Home > Marrying Winterborne (The Ravenels #2)(11)

Marrying Winterborne (The Ravenels #2)(11)
Lisa Kleypas

Rhys was chagrined to realize that Helen had never liked the ring he’d chosen for her. But he understood that she was trying to be straightforward with him now, even though she found the effort excruciating.

In the past, Helen’s opinions had been ignored or trampled by her family. And perhaps, he reflected, by him as well. He might have asked her what kind of stones and settings she preferred, instead of deciding what he’d wanted her to have.

Reaching for her hand, he lifted it for a closer look at the glittering ring. “I’ll buy you a diamond the size of a Christmas pudding.”

“My goodness, no,” Helen said hastily, surprising him yet again. “Just the opposite. This one sits very tall on my finger, you see? It slips from side to side, and makes it difficult to play the piano or write a letter. I would prefer a much smaller stone.” She paused. “Something other than a diamond.”

“Why not a diamond?”

“I’m not fond of them, actually. I suppose I don’t mind the small ones that look like raindrops or little stars. But the large ones are so cold and hard.”

“Aye, because they’re diamonds.” Rhys sent her a sardonic glance. “I’ll have a tray of rings brought up at once.”

A smile illuminated her face. “Thank you.”

“What else would you like?” he asked. “A carriage and team of four? A necklace? Furs?”

She shook her head.

“There must be something.” He wanted to inundate her with lavish gifts, make her understand what he was prepared to do for her.

“I can’t think of anything.”

“A piano?” As he felt the involuntary tightening of her fingers, he continued, “A Brinsmead grand concert piano, with patented check repeater action and a Chippendale mahogany case.”

She gave a breathless laugh. “What a mind for detail you have. Yes. I would love to have a piano. After we’re married, I’ll play for you whenever you like.”

The idea seized him. He would relax in the evenings and watch her at the piano. Afterward he would take her to his room and undress her slowly, and kiss every inch of her. It didn’t seem possible that this creature of moonlight and music would really be his. He felt himself at the edge of panic, needing to ensure that she wouldn’t be stolen from him.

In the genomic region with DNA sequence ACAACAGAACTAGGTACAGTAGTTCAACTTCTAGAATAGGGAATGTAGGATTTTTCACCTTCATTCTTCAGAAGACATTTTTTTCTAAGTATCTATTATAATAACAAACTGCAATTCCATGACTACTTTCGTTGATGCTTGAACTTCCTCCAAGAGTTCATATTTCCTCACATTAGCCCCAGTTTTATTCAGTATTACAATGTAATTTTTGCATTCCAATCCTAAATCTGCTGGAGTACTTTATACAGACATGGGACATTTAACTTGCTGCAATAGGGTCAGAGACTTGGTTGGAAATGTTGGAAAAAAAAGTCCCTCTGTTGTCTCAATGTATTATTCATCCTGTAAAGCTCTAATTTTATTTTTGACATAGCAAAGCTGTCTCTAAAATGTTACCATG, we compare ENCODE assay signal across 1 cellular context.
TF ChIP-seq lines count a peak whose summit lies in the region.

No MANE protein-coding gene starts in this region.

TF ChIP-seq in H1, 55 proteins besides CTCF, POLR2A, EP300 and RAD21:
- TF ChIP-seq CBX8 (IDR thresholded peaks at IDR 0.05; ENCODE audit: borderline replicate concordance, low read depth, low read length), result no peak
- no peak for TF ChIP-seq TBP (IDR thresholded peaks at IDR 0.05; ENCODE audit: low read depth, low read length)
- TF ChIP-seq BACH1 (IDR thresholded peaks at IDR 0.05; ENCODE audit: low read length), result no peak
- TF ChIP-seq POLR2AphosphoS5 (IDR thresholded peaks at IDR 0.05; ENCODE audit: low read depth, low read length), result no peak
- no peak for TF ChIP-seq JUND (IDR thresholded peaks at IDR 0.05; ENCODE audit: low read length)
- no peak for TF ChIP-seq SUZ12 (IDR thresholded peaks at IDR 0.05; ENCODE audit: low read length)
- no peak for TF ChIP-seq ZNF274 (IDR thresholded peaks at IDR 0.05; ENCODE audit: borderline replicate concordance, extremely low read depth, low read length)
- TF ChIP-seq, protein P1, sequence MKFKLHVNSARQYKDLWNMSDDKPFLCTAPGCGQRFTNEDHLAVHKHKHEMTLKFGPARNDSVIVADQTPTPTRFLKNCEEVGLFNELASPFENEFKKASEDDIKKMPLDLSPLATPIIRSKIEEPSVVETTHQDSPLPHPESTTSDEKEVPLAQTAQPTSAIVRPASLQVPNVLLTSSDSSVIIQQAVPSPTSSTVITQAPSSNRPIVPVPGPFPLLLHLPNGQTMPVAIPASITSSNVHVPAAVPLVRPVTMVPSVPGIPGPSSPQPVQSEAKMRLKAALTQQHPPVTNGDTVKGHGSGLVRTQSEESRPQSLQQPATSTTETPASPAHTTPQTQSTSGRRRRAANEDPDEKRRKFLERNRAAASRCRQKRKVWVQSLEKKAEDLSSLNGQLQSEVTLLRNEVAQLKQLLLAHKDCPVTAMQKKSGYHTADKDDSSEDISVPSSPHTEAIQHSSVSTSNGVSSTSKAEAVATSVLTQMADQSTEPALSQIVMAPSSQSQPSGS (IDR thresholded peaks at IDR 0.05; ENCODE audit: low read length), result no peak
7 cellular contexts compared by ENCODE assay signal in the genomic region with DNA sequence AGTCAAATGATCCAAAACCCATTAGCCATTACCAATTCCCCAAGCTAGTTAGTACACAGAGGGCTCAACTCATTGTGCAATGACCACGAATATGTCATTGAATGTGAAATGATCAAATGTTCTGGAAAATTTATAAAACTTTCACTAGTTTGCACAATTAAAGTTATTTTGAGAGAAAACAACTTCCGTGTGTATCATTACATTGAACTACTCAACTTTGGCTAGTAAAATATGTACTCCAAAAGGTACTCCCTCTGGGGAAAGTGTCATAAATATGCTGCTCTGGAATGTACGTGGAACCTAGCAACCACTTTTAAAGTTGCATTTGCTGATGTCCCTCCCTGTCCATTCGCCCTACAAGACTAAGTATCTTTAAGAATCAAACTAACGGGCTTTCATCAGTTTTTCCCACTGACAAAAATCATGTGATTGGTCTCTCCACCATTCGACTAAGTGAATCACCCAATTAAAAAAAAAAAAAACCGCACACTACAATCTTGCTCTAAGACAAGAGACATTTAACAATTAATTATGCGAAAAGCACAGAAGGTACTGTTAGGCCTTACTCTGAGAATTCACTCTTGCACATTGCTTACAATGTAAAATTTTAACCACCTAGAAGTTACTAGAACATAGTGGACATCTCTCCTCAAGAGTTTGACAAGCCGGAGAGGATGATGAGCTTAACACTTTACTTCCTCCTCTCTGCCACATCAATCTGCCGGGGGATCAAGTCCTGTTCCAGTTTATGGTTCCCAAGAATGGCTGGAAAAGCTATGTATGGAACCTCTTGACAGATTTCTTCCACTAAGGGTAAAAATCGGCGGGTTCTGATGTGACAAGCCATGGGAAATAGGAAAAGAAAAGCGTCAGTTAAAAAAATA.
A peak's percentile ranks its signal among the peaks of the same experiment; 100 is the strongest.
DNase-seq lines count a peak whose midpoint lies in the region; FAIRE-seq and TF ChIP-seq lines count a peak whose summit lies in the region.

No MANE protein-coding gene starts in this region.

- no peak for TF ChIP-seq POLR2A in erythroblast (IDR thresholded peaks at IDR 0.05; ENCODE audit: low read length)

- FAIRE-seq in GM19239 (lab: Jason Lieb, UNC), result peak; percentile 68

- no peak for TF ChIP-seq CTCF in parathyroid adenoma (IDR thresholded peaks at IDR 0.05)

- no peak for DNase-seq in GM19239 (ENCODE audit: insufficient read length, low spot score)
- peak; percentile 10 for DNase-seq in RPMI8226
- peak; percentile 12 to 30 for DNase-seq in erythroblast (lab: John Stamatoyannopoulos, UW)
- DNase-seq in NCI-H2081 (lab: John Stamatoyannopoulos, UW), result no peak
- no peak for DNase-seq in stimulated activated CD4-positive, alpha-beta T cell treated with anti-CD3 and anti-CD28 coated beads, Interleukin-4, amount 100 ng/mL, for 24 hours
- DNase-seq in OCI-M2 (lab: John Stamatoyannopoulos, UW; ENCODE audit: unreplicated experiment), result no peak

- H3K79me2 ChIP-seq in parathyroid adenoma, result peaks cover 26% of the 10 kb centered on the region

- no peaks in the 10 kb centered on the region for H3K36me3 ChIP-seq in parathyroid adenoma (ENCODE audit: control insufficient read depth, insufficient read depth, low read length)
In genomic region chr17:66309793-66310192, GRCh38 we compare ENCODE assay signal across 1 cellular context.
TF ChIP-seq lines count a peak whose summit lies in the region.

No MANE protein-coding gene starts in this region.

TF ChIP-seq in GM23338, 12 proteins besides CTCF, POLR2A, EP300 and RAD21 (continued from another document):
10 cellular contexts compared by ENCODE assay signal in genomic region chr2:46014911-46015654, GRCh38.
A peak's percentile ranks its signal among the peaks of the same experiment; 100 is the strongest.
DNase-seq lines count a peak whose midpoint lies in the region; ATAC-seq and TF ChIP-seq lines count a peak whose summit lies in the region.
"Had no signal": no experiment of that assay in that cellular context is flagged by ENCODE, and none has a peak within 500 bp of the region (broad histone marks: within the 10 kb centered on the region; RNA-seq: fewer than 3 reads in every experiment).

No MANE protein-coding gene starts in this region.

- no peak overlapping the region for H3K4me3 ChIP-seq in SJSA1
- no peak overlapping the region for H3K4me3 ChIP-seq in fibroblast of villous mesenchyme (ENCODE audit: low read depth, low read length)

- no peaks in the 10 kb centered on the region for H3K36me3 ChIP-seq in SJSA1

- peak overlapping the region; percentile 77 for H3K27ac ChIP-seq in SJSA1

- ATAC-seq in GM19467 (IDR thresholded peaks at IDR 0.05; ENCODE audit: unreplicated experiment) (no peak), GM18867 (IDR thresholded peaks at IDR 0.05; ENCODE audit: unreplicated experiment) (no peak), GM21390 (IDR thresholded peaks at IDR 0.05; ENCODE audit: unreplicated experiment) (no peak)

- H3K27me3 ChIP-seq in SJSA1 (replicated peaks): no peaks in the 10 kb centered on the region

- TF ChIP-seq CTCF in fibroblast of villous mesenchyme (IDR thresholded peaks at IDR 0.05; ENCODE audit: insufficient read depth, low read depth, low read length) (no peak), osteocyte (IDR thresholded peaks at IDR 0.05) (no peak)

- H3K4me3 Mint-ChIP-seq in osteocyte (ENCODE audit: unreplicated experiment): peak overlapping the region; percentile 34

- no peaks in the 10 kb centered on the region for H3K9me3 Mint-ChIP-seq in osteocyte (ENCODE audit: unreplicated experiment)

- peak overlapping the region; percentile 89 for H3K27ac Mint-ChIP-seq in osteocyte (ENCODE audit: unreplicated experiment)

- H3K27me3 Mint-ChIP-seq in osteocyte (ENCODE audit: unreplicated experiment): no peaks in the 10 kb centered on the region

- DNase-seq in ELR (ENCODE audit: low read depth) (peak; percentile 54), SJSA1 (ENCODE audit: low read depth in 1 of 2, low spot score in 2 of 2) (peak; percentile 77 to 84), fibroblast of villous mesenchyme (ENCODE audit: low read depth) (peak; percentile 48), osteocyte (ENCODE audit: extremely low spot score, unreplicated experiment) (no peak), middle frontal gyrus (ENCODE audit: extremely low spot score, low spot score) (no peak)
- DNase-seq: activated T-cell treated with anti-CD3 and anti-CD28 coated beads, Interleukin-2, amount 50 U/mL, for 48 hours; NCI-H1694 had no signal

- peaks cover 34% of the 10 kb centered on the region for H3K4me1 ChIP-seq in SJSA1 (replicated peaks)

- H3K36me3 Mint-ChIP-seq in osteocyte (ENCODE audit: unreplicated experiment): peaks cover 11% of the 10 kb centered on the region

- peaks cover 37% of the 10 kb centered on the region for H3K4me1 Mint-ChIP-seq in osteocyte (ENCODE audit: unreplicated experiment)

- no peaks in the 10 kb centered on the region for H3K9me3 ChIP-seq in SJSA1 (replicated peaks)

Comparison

Carefully he worked the diamond ring from her finger and drew his thumb over the faint indentation left by the gold band. It felt too good to touch her, the awareness of her softness, her sweetness, coursing through him. He made himself let go before he ended up ravishing her there in the office. He had to think. Arrangements had to be made.

“Where is your driver waiting?” he asked.

“At the mews behind the store.”

“An unmarked carriage?”

“No, the family carriage,” came her innocent reply.

So much for discretion, Rhys thought ruefully, and gestured for her to precede him to his desk. “Write a note and I’ll have it taken to him.”

Helen allowed him to seat her. “When shall I have him return?”

“Tell him he won’t be needed for the rest of the day. I’ll see to it that you’re delivered home safely.”

“May I also send a message to my sisters, to keep them from worrying?”

“Aye. Do they know where you’ve gone?”

“Yes, and they were quite pleased. They’re both fond of you.”

“Or at least of my store,” he said.

Helen struggled with a smile as she drew a sheet of writing paper from a silver tray.

At his invitation, the Ravenel family had visited Winterborne’s one evening, after hours. Since they were still in mourning for the late earl, their activities in public were restricted. For the space of two hours, the twins, Cassandra and Pandora, had managed to cover an impressive amount of territory. They had been beside themselves with excitement over the displays of the newest, most fashionable merchandise, the glass cases and counters filled with accessories, cosmetics, and trimmings.

He noticed that Helen was staring in perplexity at the fountain pen on his desk.

“There’s an ink reservoir inside the pen casing,” he said, walking around the desk to her. “Apply light pressure to the tip as you write.”

Picking up the pen cautiously, she made a mark with it, and paused in surprise as the pen created a smooth line across the paper.

“Haven’t you seen one of those before?” he asked.

Helen shook her head. “Lord Trenear prefers an ordinary pen and inkwell. He says this kind is prone to leak.”

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